The opinion of the court was delivered by: John Gleeson, District Judge
On November 30, 2007, Sara Goutter filed a complaint in the New York State Supreme Court, Kings County, against defendants Meryle and Jessica Hurley (collectively, "the Hurleys") alleging that she was seriously injured by their negligence. The Hurleys filed a notice of removal on February 27, 2008. They now move for summary judgment pursuant to Federal Rule of Civil Procedure 56 contending that Goutter did not suffer a "serious injury" within the meaning of N.Y. Insurance Law § 5102(d) and that Goutter's left-knee anterior cruciate ligament ("ACL") was not torn in the accident. For the reasons set forth below, the Hurleys' motion is denied.
The following facts are either uncontested or set forth in the light most favorable to the plaintiff. Early in the morning of November 23, 2006, Goutter was struck by a motor vehicle operated by Jessica Hurley and owned by Meryle Hurley while crossing Hudson Street in New York City. Goutter claims that the collision caused the following injuries: an avulsion tear of the ACL and ACL insufficiency in her left knee; tibial edema consistent with bone bruising of the left knee; Grade 1 chondromalacia of the patellafemoral joint; head trauma with concussion and edema; cervical sprain; multiple contusions and abrasions. Pl. Rule 56.1 Stmt. ¶ 2.
At a June 30, 2008 deposition, Goutter testified that she was unconscious after the accident and an ambulance took her to the emergency room at St. Vincent's Medical Center in Manhattan. X-rays and a CAT scan were performed, and Goutter was released after around five hours. Ex. E. 64-65. The following day, she visited her internist, Dr. Michael Stark, and complained of pain in her head, right side, and left leg. Dr. Stark recommended physical therapy. At the time of the accident, Goutter was enrolled at SUNY Albany (she was in New York City for the Thanksgiving break), and she worked part-time at a restaurant. She returned to school "mid-week" following the accident, id. at19, and didn't go back to work "for about a week" after returning to Albany "because it was hard for me to stand for such long hours." Id.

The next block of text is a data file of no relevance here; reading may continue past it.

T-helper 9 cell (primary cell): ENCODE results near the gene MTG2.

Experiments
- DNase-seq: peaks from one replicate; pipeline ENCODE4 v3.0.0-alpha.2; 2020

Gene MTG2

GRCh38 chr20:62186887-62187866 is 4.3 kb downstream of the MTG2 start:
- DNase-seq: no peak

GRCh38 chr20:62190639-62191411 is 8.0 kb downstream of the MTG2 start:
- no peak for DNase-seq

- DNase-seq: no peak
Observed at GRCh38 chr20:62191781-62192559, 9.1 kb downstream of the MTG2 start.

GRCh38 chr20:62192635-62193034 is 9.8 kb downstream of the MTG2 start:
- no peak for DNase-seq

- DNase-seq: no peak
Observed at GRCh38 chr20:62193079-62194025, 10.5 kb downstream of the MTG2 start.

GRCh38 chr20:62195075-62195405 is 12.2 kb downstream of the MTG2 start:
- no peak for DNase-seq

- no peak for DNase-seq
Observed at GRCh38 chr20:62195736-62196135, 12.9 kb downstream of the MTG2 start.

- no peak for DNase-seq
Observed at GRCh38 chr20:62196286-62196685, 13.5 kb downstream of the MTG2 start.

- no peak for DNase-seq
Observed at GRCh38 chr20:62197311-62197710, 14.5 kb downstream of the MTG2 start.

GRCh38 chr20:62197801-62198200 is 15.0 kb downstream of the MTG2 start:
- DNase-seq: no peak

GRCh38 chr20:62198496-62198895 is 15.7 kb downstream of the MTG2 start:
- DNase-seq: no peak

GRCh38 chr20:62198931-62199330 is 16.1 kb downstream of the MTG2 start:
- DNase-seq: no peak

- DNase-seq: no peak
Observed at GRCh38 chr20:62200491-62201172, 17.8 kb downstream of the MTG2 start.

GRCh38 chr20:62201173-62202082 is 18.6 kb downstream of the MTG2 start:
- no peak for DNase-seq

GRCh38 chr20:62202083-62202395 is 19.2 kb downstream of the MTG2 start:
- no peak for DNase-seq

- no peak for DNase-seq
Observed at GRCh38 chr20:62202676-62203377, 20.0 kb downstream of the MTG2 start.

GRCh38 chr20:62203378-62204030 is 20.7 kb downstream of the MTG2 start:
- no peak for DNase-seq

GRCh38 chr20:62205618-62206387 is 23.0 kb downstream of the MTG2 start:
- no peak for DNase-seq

Goutter attended physical therapy sessions for her knee approximately three times in December 2006 and was given a list of exercises which she also performed at home. Id. at68-70. She saw Dr. Stark or his partner, Dr. Eigess, "three or four times" following the accident, id. at 71, but did not see either doctor after 2007. A magnetic resonance imaging scan ("MRI") of Goutter's left knee was taken on January 10, 2007 (the "January MRI"). Radiologist Dr. Lawrence N. Tanenbaum, whose affidavit was submitted with Goutter's opposition papers, examined the MRI and found "no evidence of meniscal or ligament tear." Tanenbaum Aff. 3.*fn1
Goutter visited the office of orthopedist Dr. Joel Bonamo five times after the accident.*fn2 At her first visit, on May 25, 2007, Goutter complained of pain in her left knee and said she could not squat or sit cross-legged. A physical examination revealed "no swelling or effusion" and that Goutter was "ligamentously intact." Bonamo Aff. 3. Bonamo's report also stated that the January 10 MRI "was negative except for edema around the fibula head." Id. Dr. Bonamo recommended "conservative treatment" involving anti-inflammatory medication, resumption of activities "to tolerance," quadriceps exercises and a return visit in four to six weeks. Id.
Dr. Bonamo saw Goutter for her knee pain again on October 10, 2007.*fn3 He found "no evidence of ligamentous insufficiency" but ordered another MRI. An MRI was taken and examined by Dr. Tanenbaum on October 15, 2007 (the "October MRI"). Dr. Tanenbaum reported "an avulsion tear of the anterior cruciate ligament." Tanenbaum Aff. 4. In his report, Tanenbaum stated that the "tear was less evident on the prior examination as the anterior cruciate ligament contour was normal, however in retrospect, the femoral attachment of the anterior cruciate ligament was poorly defined and likely torn." Id. at 4. He repeated this assessment in his sworn affidavit. Id. at 2.